Kevin Pietersen has responded to claims in Australia that he is one of a number of batsman to cover the edges of their bat with silicone tape to hide possible edges showing up on Hot Spot by labelling the comments as “hurtful lies”.
Australia’s Channel Nine TV made the comments after a number of poor decisions from both the on-field and off-field umpires have brought the Decision Review System (DRS) into question during this summer’s Ashes series.
Pietersen was the latest to suffer a questionable decision when he was given out despite Hot Spot technology failing to show any mark on his bat, with the third umpire Kumar Dharmasena upholding the on-field umpire Tony Hill’s decision due to a noise as the ball passed him.
Warren Brennan, the Australian inventor of Hot Spot, is believed to be preparing a statement in which he will suggest the use of fibreglass coating on some bats is hiding faint edges, meaning they won’t show up on his system.
However, Channel Nine alleged that players are deliberately deceiving the system by using silicone tape, claiming their “concerns” that one batsman in particular – believed to be Pietersen – has employed this method, although they did suggest that Australian batsman were under suspicion as well.
England seam bowler Graham Onions - who could feature in the fourth Test at his home ground Chester-le-Street - referred to the allegations as "outrageous", while the International Cricket Council denied that they would be investigating the matter.
Pietersen took to his Twitter account to responds, claiming that the accusations were both “hurtful” and “infuriating”.
“Horrible journalism yet again! My name brought up in hotspot crisis suggesting I use silicon to prevent nicks showing! Such hurtful lies”, said Pietersen earlier this morning.
“I am never afraid of getting out! If I nick it, I'll walk.. To suggest I cheat by covering my bat with silicon infuriates me.
“How stupid would I be to try & hide a nick when it could save me on an LBW appeal, like in 1st innings where hotspot showed I nicked it.”
Australia captain Michael Clarke also believes there is no basis for the allegations, dismissing the idea that any Australian batsman could be cheating.
"I find the accusation quite funny," he said in quotes published by the Australian media.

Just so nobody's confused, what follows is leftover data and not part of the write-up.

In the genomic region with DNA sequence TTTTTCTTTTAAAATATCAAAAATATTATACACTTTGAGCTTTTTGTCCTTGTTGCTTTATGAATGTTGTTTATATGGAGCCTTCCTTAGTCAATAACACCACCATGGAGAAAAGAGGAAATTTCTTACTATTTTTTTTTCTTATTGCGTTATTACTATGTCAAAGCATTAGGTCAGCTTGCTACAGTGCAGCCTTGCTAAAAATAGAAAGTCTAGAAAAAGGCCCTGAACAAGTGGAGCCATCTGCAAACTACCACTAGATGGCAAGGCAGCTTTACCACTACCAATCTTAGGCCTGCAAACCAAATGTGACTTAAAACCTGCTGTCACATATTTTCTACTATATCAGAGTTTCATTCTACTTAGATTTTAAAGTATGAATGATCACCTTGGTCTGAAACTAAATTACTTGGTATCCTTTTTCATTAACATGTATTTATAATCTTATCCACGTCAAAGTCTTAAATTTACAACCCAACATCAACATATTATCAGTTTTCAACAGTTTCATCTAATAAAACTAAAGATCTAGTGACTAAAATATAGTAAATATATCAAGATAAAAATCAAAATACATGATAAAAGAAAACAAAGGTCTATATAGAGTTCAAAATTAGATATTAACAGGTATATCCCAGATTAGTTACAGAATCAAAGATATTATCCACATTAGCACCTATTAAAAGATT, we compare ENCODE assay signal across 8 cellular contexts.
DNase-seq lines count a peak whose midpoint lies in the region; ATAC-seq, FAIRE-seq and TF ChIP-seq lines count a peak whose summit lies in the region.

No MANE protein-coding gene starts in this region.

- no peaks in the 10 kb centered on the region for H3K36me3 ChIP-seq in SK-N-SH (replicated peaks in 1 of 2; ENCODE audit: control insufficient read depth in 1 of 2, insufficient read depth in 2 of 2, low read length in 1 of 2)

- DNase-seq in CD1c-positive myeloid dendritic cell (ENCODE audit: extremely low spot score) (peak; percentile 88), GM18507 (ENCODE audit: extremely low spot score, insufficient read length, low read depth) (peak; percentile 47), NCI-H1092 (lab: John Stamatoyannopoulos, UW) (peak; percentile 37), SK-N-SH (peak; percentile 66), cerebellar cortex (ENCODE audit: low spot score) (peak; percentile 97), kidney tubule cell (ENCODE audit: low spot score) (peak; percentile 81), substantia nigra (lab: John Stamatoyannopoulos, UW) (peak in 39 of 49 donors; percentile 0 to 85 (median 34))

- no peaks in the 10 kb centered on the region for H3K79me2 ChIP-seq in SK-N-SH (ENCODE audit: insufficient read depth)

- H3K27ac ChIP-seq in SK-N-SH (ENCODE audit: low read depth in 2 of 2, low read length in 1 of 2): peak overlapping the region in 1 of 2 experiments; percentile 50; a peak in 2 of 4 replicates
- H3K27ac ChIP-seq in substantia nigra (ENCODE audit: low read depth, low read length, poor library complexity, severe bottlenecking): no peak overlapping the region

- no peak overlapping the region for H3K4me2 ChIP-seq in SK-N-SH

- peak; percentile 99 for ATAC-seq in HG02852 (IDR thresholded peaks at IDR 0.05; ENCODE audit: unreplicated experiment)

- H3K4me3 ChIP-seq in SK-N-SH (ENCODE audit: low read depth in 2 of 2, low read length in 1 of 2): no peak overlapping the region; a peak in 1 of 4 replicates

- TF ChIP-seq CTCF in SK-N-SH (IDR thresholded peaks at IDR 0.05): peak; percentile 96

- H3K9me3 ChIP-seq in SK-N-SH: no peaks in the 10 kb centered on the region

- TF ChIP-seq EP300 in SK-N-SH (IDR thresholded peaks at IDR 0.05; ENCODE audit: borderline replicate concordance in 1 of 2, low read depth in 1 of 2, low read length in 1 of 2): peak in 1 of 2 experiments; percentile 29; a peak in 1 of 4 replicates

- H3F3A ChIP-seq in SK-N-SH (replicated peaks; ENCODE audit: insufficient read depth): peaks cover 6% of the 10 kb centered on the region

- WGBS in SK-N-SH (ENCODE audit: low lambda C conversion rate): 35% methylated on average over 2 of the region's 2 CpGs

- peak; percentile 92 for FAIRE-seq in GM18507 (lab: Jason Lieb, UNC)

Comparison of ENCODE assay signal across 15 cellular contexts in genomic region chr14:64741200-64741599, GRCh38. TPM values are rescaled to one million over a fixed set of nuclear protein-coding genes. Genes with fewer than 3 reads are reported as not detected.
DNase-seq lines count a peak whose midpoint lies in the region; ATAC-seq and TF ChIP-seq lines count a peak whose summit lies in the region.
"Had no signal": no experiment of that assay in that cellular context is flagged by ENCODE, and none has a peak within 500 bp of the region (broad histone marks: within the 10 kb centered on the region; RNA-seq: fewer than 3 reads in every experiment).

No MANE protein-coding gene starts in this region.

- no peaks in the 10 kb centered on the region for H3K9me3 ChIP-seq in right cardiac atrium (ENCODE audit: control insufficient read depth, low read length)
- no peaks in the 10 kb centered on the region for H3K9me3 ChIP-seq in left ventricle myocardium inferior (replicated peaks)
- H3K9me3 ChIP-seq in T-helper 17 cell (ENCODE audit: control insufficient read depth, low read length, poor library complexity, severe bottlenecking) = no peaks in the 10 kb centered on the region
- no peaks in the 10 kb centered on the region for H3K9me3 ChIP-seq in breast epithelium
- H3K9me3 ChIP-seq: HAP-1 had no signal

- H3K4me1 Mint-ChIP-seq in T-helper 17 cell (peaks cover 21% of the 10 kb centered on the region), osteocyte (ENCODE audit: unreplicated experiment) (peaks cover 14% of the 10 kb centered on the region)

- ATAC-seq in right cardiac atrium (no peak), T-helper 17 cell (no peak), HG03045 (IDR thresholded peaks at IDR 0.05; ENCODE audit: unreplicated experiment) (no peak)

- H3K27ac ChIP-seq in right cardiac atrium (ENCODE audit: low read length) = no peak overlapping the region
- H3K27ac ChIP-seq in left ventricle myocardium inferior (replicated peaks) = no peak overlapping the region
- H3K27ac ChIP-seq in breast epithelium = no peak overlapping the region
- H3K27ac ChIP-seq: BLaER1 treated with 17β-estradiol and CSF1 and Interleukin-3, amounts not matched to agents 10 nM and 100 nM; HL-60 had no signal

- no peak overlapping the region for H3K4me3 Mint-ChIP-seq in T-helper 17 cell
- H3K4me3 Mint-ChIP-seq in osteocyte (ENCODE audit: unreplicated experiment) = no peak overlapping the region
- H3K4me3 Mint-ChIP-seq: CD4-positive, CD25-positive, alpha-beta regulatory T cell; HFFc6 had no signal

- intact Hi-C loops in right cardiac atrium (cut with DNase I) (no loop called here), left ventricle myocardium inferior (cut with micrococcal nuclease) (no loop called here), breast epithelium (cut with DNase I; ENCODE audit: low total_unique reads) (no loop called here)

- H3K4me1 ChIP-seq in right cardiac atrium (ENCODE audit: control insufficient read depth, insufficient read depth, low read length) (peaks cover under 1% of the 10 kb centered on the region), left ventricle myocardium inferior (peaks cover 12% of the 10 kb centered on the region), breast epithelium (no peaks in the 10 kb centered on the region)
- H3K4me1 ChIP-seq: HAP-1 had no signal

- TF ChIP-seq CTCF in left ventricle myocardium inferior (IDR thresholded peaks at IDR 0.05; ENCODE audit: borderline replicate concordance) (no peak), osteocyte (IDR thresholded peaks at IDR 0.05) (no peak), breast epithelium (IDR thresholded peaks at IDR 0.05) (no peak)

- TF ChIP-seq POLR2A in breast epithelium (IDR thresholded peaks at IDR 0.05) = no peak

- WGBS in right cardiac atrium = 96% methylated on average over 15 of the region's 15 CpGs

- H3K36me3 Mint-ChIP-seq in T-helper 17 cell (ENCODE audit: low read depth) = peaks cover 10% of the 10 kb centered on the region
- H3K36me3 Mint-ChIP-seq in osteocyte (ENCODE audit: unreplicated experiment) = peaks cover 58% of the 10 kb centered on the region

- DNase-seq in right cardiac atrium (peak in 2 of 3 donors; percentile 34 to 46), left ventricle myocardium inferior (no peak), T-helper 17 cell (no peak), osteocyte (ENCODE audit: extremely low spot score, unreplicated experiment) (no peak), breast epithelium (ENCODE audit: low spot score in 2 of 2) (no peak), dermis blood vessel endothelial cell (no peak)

"I can't talk for everybody. But if it is the case, we are talking about cheating.
"I can tell you there is not one person in the Australian change-rooms who is a cheat.
"That's not the way we play cricket.
"I know no one is going to the extreme of saying 'put this on your bat because it will help you beat Hot Spot'.
"I didn't know there was such a thing you could do to hide nicking the ball on Hot Spot.
"I wouldn't think it would make any difference. I've never heard of anyone doing it."
The news comes after Australian legend Shane Warne criticised some England player’s behaviour in the wake of the drawn third Test which saw the hosts retain the Ashes.
He highlighted both Graeme Swann and Matt Prior for their apparent lack of respect for the game, and said he was surprised by their conduct during interviews during the match.
"A lot of us reporting and commentating on the game were really taken aback by the way the England players were interviewing and behaving in press conferences and after-match interviews," Warne said.
"It has caught the attention of those who report on the game, especially mine.
"Yes, England are a very good cricket team and it is their choice how they convey messages to the press and act on and off the field, and also how they want to represent themselves individually and collectively as a team.
"But to me there were a few moments at Old Trafford when I thought, 'Hang on, who do you think you are?'
"I saw an interview with (Sky Sports') Ian Ward after day two and he said it had been a tough couple of days for England, which it had been, but Graeme Swann replied, 'No, not really. We will just go out and bat now on this flat Old Trafford wicket'.
"Matt Prior was also very smug in his comments, which leads me to think perhaps it is a conscious effort or direction from Andy Flower to be arrogant and dismissive of the opposition. Let me tell you this, if you lose respect for the game and the opposition, cricket has a funny way of biting you on the backside.
"Maybe Flower wants to create an atmosphere of everyone is out to get us. He might even think England play better like that. But it is not working," he added.
"Most of the English guys are good fellas and I sense some of them feel a little uncomfortable. They might be winning but you are a long time retired and individuals have to work out if that is how they want to conduct themselves at press conferences and in public.
"I'm no saint here and I carried on and went over the top plenty of times on the field, but never when speaking at cricket grounds about the game and the opposition.
"I was always respectful to both and felt grateful for the opportunity to have the chance to play international cricket and especially respectful and humble to the opposition.
"Maybe that is why I have picked up on this conscious effort to appear dismissive of everyone."